Purdy’s claims are not particularly ‘radical’; instead they build on a rich tradition of deflationary claims about the pretensions of absolutist theorizing about metaphysics, ethics, and politics. Linker should know–if he’s read any philosophy of science or history of science–that science richly interacts with politics and economics and law. Thus the very science that Linker so valorizes is in fact something co-constructed with the society in which its practices are embedded. The politics and economics of this world impinge on the science it practices; a radical remaking of our politics and economics will also remake the science we practice. Not the truths it discovers but what it thinks it is important to research, investigate, and pursue as an object of knowledge.  Science is “hemmed in by constraints and obstacles that stand in the way of any number of potential “world-shaping projects.” Want to build that accelerator? Sorry; we don’t have the funds. Want to go to Mars? Same problem. Want to do stem-cell research? Sorry, no can do. The religious folk won’t stand for it.

If Linker simply wishes to say that our physical bodies and the world limits our physical actions, then he’s stating the obvious. What he missed out on, like he did with Robin above, is that Purdy is speaking of an untrammeled imagination, which hitherto has been restricted and confined to pre-existing categories of thought and possibilities. It is the ‘construals’ of the world that have been limited; change those and you change your sense of what is possible for your interactions with this world. We’ll always bump up against the hard, unforgiving edge of something or the other; but we don’t even know, so long as we are confined by existing construals, what and where those edges are.

And then, Linker levels that old canard:

The even bigger problem with Purdy’s account of things is that it renders political evaluation and judgment impossible. As Will Wilkinson writes in a brilliant critique of the essay, “Appeals to value only make sense…against a background of belief about how things really are. If our best ideas about the way the world works can’t put a boundary around political contestation, then leaving the lead in Flint’s drinking water makes as much sense as taking it out.”

The kind of anti-metaphysical claims that Nietzsche made, the kind of radical undermining he conducted of morality, did not render moral evaluation impossible. Au contraire, it bid us examine the foundations of our moralities to see whose interests were represented therein. We, moral subjects, could radically reconfigure those values by dint of our actions. By, you know, our politics, our imaginations, our actions, our writings.

Accusing of intellectuals of being disconnected from reality is a tired, old, reactionary political trick. It is a ideological maneuver, one that merely indicts the one making the charge of preferring their own fantastic vision of the world.

Richard Feynman on Philosophy of Science and Ornithology

Richard Feynman is supposed to have said, in his usual inimitable style, that “Philosophy of science is about as useful to scientists as ornithology is to birds.” Cue chuckles from scientists and grumbles from philosophers. Science is useful! Philosophy is useless! Go back to counting angels. Or something like that. 

The persistent disdain that distinguished scientists–like Steven Weinberg, Lawrence Krauss, and Richard Feynman–level at philosophy in general, and philosophy of science in particular, should be embarrassing for the scientific community at large. At best, it shows an ignorance of the history–and thus, the foundations–of the discipline, and at worst a deliberate, anti-intellectual obtuseness. (Some previously expressed thoughts of mine on this matter can be found here and here.)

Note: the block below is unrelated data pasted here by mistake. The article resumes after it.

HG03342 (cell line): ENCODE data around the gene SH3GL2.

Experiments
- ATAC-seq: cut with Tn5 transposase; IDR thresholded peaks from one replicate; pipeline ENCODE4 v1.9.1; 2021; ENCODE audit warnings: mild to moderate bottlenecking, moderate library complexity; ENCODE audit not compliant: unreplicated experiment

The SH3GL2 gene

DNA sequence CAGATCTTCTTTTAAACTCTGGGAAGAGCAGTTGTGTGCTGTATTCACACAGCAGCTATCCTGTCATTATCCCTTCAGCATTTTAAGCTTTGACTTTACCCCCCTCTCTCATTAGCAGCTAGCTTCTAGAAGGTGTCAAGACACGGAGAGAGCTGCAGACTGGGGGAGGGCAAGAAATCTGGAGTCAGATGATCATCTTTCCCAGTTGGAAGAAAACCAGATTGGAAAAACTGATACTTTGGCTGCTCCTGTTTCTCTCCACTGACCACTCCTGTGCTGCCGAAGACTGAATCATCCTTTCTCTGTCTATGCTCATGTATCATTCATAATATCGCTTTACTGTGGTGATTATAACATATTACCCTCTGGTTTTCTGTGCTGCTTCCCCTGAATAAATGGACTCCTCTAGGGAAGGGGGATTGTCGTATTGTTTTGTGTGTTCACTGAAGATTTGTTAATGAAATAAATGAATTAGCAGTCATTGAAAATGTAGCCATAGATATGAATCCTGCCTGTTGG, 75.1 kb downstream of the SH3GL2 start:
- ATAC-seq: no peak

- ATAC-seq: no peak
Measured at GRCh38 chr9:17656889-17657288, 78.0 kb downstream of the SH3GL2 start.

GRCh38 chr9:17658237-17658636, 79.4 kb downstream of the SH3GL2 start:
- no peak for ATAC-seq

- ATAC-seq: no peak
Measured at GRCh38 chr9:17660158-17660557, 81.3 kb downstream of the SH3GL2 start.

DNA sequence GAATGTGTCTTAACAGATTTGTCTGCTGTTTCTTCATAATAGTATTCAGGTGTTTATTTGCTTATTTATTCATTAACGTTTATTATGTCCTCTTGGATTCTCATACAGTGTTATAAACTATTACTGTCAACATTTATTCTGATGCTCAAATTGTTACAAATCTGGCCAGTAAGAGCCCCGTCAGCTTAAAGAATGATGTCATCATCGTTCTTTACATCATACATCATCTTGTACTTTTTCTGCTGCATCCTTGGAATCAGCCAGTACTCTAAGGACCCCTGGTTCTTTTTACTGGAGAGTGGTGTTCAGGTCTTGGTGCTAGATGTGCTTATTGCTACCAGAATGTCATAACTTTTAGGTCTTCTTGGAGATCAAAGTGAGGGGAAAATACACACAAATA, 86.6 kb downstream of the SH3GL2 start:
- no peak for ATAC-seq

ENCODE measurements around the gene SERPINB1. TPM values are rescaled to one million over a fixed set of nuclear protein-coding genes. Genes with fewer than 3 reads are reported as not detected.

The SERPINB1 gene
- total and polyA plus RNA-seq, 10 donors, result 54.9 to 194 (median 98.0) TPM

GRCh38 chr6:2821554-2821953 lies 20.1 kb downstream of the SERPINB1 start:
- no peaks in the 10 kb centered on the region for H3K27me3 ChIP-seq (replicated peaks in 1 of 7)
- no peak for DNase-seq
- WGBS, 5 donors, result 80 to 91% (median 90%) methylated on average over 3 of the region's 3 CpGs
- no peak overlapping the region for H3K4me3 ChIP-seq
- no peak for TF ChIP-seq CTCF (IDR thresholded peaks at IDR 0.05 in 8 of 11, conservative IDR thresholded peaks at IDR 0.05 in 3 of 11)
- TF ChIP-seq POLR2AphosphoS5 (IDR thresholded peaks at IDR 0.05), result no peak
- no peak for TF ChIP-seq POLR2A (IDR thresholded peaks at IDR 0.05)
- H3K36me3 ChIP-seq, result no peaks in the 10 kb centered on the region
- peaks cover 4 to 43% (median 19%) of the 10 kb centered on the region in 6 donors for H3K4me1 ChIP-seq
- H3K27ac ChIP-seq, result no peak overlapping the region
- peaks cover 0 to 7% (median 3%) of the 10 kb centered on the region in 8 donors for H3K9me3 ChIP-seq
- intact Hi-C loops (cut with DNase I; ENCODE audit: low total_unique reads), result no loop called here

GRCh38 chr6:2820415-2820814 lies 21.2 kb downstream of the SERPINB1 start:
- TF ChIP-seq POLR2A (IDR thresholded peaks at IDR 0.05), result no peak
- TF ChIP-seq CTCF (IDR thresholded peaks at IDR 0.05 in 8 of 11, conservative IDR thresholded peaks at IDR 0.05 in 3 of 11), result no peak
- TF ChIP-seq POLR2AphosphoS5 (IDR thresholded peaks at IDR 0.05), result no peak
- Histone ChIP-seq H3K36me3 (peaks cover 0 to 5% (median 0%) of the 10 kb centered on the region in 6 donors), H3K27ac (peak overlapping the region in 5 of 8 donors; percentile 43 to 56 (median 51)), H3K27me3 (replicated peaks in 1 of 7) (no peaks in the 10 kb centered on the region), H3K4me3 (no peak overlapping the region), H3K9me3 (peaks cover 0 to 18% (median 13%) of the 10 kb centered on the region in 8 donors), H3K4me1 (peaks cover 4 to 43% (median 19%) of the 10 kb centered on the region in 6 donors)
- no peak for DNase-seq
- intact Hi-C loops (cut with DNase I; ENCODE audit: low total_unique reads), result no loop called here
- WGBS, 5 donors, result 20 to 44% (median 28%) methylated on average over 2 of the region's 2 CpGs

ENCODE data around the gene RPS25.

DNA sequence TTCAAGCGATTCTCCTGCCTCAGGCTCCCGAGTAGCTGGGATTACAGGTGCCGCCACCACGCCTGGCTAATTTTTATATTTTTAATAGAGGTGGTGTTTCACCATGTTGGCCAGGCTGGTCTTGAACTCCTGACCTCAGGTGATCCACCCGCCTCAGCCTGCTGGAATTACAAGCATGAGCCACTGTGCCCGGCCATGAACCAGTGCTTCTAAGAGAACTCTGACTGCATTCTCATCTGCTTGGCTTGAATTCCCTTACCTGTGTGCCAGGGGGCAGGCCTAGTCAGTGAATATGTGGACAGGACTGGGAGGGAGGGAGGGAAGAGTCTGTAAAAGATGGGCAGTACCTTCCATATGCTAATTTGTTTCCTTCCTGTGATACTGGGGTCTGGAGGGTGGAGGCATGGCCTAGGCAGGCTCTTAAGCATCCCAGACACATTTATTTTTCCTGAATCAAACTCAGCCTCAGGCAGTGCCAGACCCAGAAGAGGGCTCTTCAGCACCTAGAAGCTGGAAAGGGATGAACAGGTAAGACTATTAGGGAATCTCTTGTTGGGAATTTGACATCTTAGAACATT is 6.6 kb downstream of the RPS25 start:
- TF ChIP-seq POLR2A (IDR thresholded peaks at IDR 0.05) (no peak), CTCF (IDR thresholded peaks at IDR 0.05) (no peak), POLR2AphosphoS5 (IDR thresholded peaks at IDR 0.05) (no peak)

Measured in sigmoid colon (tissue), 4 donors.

Let us grant Feynman his point. (I’m not inclined to, but let’s press ahead.) What follows? Consider his analogy. Perhaps the branch of zoology that studies birds is indeed useless to avians. What then? Should ornithologists put away their binoculars, cancel all conferences,  burn their journals, and enter a prolonged period of mourning? I think not. Ornithology is not just for the birds.

Ornithology informs us, its students of a great deal: avian behavioral patterns, speciation, migration, ecological niches, learning etc. Those who study philosophy of science–and its study is inseparable, almost conceptually, from that of the history of science–learn a great deal too. They learn about science’s metaphysical, epistemological, and methodological presuppositions; they come to understand the dynamics of theory change in the sciences; they learn how inductive and abductive inference generate conclusions, which though not deductive, can still count as knowledge. And so on. If such students are interested in the workings of a historical, social, and cultural phenomenon called ‘science’ which has been supremely successful in helping us interact with, and control–to a limited extent–our physical environment, and that is capable of generating testable hypotheses about the world that surrounds us, they will find a great deal of value in the philosophy of science. Which, to repeat, cannot be studied without studying the history of science (something which reveals a great deal about the sociology and political economy of science too.) Perhaps Feynman would have us believe that the history of science is also useless to scientists.

Perhaps Feynman meant to say that philosophy of science does not result in the discovery of new scientific laws, or perhaps that no philosopher of science ever devised a new scientific principle. But why is this a disqualification of the philosophy of science? Science does not just need to be practiced; it needs to be studied too–from the inside and the outside. The society it is embedded in needs to understand how such a vastly productive and tremendously successful system of knowledge functions; those who study its history and methods aid in this enterprise. They help distinguish science from other practices and prevent both encroachment on, and overly aggressive expansion of, its epistemic boundaries; they may provide means by which its metaphysical and implicit and explicit moral claims may be evaluated.

Many years ago, in talking to a senior mathematical logician about one of his students, I said the student was ‘absolutely brilliant.’ My interlocutor said, “Well, I don’t know; he’s certainly very talented.” I didn’t quite understand what he meant. When I see folks like that illustrious trio above disparage the philosophy of science, I know exactly what he was getting at.